Secondly, I turn to debt. Before last year’s Autumn Statement, our debt was predicted to rise to almost 100% of GDP by the end of the forecast period. This is unacceptable. As the late Lord Lawson said, and as the Chancellor quoted in his speech,

“borrowing is just a deferred tax on future generations”.—[Official Report, Commons, 22/11/23; col. 328]

That is something we cannot justify.

Now, thanks to the decisions taken by the Chancellor, the OBR says that borrowing is lower this year and next, and, on average across the forecast, lower by £0.7 billion every year compared to the spring Budget forecasts. It falls from 4.5% of GDP in 2023-24 to 1.1% five years later. We meet our fiscal rule that public sector borrowing must be below 3% of GDP, not just by the final year but in almost every single year of the forecast. From a predicted rate of nearly 100%, headline debt is instead predicted to be 94%. The OBR forecasts that underlying debt will be 91.6% of GDP next year, rising to 93.2% in 2026-27, before declining in the final two years of the forecast to 92.8% in 2028-29. That is lower in every year compared to forecasts from last spring. So we meet our fiscal rule to have underlying debt falling as a percentage of GDP in the final year of the forecast, with double the headroom compared to the OBR’s March forecast. The UK continues to have the second-lowest government debt in the G7; that is lower than the United States, Canada, France, Italy or Japan—another promise delivered.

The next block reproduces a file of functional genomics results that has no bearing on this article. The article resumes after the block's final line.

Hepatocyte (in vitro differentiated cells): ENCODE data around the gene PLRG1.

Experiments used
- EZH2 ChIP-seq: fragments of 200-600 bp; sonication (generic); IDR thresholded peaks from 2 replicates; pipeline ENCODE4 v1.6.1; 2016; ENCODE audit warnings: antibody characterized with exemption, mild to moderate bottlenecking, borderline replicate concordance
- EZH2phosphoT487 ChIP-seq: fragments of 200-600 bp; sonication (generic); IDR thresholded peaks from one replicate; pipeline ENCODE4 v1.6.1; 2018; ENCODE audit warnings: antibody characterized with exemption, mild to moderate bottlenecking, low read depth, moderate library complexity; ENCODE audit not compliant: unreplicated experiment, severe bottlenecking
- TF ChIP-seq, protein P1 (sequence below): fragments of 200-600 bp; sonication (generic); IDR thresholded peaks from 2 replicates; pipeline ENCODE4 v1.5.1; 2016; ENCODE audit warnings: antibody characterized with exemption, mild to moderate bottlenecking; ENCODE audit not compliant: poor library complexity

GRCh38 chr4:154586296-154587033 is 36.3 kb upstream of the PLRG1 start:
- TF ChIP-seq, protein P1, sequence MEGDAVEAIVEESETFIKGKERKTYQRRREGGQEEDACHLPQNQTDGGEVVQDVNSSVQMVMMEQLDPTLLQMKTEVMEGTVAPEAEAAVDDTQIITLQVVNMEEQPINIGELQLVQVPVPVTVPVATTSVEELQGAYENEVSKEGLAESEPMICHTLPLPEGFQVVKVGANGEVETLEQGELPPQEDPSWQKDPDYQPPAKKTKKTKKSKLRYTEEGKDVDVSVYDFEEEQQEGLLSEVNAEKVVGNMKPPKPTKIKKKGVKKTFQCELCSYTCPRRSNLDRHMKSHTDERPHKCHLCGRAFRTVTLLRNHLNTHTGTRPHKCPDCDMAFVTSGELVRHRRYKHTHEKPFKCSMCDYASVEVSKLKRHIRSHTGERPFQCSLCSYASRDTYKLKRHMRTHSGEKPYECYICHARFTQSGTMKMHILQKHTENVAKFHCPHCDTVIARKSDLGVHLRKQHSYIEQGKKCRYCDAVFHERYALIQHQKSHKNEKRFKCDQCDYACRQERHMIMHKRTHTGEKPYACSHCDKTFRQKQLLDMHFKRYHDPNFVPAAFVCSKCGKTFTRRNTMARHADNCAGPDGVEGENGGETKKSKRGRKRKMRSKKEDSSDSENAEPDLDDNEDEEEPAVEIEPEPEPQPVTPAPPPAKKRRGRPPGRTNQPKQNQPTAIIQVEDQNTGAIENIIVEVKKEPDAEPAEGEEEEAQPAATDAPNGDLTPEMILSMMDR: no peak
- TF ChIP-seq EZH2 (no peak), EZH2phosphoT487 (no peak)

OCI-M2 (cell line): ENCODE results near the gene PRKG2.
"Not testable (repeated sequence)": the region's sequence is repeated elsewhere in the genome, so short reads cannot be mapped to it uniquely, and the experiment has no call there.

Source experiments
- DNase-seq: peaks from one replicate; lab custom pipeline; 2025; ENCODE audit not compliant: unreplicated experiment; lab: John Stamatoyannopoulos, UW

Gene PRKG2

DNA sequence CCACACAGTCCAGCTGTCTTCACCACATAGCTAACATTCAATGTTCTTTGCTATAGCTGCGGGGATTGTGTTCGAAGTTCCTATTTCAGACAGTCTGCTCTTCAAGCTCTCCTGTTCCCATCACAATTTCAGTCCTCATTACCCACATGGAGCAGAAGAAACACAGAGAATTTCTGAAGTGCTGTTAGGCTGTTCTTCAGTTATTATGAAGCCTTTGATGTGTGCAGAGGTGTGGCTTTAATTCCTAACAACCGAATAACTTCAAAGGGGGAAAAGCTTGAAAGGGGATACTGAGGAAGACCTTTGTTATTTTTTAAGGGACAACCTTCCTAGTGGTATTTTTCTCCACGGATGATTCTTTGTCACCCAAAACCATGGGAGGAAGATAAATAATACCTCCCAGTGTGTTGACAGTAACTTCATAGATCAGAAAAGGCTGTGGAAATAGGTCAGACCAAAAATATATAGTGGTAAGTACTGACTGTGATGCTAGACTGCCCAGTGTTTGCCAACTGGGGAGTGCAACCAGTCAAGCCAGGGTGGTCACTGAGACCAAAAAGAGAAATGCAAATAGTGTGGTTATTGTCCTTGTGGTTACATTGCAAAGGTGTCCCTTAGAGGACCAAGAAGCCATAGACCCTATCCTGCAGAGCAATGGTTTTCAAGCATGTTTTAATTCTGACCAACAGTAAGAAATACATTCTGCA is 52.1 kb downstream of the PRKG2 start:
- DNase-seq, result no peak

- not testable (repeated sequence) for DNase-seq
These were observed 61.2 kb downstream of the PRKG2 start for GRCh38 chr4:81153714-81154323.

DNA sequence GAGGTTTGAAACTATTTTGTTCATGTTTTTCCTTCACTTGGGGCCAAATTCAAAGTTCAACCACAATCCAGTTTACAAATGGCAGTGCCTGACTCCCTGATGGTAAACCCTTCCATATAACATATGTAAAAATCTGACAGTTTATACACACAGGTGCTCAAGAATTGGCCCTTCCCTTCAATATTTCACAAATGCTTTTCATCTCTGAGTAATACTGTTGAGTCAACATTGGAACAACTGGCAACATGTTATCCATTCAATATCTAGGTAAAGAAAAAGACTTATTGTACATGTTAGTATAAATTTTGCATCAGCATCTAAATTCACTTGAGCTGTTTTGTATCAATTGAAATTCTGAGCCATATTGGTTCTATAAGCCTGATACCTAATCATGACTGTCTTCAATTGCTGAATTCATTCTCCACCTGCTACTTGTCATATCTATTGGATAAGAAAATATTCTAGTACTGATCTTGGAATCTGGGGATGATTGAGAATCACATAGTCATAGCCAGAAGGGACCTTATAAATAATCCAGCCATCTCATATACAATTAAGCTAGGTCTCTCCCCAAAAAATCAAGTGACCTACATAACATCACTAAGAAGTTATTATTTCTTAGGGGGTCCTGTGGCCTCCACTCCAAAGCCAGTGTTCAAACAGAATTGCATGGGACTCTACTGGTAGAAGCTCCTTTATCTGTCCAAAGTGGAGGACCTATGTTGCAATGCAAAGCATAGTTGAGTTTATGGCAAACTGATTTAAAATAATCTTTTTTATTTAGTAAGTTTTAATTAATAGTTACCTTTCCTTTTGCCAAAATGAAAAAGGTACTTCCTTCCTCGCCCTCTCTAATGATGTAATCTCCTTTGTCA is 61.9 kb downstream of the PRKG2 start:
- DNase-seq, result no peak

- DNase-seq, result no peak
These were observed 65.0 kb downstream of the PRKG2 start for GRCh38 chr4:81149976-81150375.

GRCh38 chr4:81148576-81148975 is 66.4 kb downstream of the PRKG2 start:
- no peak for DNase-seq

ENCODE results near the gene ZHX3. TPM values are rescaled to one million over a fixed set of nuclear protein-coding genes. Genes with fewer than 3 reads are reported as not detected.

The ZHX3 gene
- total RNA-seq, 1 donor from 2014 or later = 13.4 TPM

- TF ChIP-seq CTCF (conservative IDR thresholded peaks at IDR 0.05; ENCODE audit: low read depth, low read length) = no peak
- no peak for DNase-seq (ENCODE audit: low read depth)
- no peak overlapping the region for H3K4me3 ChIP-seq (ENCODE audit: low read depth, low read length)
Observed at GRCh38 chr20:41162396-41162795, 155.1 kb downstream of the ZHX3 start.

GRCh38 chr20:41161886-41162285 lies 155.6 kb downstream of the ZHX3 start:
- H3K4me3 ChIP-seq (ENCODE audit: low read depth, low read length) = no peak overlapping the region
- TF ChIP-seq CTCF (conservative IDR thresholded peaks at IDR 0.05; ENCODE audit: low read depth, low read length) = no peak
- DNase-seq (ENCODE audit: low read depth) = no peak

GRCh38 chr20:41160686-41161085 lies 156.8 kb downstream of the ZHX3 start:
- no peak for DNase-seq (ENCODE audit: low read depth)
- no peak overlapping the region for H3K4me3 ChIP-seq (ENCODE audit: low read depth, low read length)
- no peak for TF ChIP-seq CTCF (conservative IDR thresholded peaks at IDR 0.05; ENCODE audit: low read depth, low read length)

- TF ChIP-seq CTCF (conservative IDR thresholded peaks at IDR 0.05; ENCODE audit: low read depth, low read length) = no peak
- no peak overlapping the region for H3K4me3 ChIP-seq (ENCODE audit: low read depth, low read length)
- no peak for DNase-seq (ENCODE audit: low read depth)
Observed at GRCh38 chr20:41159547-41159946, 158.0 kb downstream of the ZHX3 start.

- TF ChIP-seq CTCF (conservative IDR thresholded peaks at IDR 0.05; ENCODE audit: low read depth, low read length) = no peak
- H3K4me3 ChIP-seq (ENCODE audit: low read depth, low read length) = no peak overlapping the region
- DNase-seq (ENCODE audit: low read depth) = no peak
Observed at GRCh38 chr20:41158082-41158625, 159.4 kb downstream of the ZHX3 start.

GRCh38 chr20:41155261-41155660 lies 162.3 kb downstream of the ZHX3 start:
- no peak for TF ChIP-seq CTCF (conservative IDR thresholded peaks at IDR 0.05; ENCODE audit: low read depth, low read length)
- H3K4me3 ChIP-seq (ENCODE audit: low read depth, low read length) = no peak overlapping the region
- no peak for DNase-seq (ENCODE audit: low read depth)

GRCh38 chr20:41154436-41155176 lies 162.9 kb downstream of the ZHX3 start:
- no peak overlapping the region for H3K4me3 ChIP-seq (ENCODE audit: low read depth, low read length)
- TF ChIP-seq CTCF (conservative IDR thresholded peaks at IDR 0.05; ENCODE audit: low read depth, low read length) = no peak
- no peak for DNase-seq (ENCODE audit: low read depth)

Finally, I turn to economic growth. There are one or two in your Lordships’ House who remember the economic recession that accompanied the Second World War. When this Government came to power in 2010, the UK was facing the worst recession since that era of terrible conflict. From 2010 until the pandemic, this Government presided over faster growth than many of our major competitors, including Spain, Italy, France, Germany and Japan. When the pandemic hit, followed in quick succession by an energy crisis, our economy, like so many around the world, faced a shock. As a result, last autumn, just a year ago, the OBR forecast a recession, in which the economy was expected to shrink by 1.4% in 2023. Instead, it grew. Revised numbers from the ONS now say the economy is 1.8% larger than pre-pandemic.